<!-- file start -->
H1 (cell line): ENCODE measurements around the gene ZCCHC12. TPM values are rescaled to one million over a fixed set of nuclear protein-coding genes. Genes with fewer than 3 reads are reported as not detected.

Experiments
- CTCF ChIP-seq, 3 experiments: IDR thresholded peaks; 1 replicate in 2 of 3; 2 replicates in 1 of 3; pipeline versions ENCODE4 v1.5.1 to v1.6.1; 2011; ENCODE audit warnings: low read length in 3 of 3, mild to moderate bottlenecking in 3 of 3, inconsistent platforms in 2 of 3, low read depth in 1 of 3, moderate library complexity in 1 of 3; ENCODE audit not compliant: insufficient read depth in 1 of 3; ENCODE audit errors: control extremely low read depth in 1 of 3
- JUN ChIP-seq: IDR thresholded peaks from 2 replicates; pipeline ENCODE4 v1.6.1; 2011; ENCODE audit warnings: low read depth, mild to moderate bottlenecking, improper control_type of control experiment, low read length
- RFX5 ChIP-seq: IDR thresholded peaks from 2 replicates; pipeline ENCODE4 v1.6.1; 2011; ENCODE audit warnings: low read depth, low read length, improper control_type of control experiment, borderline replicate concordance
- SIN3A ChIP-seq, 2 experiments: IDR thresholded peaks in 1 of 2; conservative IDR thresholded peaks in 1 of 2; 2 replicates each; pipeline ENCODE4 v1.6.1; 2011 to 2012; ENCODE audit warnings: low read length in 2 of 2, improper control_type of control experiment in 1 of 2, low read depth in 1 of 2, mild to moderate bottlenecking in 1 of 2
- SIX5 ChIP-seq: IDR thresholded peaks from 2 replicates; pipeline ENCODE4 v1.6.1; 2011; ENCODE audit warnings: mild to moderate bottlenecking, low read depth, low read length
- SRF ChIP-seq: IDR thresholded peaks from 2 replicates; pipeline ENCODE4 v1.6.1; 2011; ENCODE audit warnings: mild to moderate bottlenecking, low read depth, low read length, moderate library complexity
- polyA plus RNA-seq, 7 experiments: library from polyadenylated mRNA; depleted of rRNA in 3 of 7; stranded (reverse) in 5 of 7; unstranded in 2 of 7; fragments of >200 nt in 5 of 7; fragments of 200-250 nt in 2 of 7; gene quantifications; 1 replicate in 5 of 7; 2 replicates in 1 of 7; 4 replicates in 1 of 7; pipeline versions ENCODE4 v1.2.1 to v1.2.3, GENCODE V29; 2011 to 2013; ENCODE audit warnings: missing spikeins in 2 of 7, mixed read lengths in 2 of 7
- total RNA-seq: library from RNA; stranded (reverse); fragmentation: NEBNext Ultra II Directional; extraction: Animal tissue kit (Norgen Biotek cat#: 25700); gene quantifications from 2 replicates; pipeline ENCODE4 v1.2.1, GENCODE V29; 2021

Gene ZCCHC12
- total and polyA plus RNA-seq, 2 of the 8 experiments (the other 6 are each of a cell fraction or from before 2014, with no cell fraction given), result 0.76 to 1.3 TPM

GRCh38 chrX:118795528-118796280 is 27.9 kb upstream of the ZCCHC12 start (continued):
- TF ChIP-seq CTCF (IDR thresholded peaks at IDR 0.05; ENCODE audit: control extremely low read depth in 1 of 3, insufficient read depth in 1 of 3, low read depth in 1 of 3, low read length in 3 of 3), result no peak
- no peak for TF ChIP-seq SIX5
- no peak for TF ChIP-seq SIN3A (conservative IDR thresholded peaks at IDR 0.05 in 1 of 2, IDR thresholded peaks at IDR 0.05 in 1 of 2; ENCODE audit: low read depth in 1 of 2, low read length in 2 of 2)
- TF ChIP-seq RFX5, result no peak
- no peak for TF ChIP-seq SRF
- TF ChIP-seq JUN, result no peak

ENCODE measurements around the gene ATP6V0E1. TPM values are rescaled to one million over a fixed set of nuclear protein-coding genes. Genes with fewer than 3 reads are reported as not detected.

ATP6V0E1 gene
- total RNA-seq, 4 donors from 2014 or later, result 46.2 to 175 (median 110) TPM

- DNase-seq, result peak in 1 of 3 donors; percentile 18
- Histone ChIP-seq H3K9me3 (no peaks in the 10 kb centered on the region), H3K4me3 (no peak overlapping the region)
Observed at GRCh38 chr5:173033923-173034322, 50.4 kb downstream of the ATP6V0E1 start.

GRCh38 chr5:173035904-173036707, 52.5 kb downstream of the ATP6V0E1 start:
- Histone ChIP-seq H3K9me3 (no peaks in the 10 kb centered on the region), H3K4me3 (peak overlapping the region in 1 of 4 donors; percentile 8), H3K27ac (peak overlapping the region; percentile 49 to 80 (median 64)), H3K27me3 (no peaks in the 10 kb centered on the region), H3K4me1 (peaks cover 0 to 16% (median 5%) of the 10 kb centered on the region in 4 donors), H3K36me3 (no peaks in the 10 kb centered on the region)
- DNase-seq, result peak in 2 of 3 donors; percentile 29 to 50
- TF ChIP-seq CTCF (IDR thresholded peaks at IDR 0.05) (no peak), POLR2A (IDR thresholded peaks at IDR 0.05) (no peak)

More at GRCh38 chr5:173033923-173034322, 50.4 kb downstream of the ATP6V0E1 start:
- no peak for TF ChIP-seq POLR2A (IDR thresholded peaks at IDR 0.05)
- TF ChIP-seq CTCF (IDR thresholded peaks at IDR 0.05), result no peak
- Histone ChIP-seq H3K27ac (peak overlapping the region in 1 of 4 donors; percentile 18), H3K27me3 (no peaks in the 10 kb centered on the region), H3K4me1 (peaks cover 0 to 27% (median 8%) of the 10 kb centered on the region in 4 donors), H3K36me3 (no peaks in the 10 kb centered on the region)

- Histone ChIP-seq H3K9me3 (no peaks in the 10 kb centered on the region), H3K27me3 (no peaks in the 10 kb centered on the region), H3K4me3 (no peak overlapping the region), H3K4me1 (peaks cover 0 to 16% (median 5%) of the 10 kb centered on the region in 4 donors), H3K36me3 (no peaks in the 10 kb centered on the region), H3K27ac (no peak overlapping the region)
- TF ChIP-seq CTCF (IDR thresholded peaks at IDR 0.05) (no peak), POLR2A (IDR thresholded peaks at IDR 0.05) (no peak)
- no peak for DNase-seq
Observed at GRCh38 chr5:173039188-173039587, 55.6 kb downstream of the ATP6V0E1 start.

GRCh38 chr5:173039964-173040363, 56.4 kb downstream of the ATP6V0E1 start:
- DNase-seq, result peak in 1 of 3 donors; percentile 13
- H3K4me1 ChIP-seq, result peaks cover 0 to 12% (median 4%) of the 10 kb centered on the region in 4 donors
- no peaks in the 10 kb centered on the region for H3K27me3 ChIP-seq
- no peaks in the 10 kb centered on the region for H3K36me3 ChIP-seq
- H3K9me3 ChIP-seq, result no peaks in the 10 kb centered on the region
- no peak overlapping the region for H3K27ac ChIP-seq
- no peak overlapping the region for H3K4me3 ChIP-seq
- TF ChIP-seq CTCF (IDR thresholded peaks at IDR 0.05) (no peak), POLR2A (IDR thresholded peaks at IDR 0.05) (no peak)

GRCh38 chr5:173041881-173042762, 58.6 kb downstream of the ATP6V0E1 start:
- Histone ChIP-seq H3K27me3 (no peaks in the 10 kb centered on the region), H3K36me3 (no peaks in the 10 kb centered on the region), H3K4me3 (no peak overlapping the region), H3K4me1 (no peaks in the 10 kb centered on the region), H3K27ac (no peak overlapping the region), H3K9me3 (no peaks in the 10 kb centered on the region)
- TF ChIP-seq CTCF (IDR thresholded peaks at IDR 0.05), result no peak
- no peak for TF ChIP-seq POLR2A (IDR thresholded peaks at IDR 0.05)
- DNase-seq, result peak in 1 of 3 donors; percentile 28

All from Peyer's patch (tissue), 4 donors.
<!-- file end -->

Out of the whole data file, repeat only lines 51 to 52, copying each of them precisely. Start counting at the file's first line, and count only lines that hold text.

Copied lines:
- DNase-seq, result peak in 1 of 3 donors; percentile 28

All from Peyer's patch (tissue), 4 donors.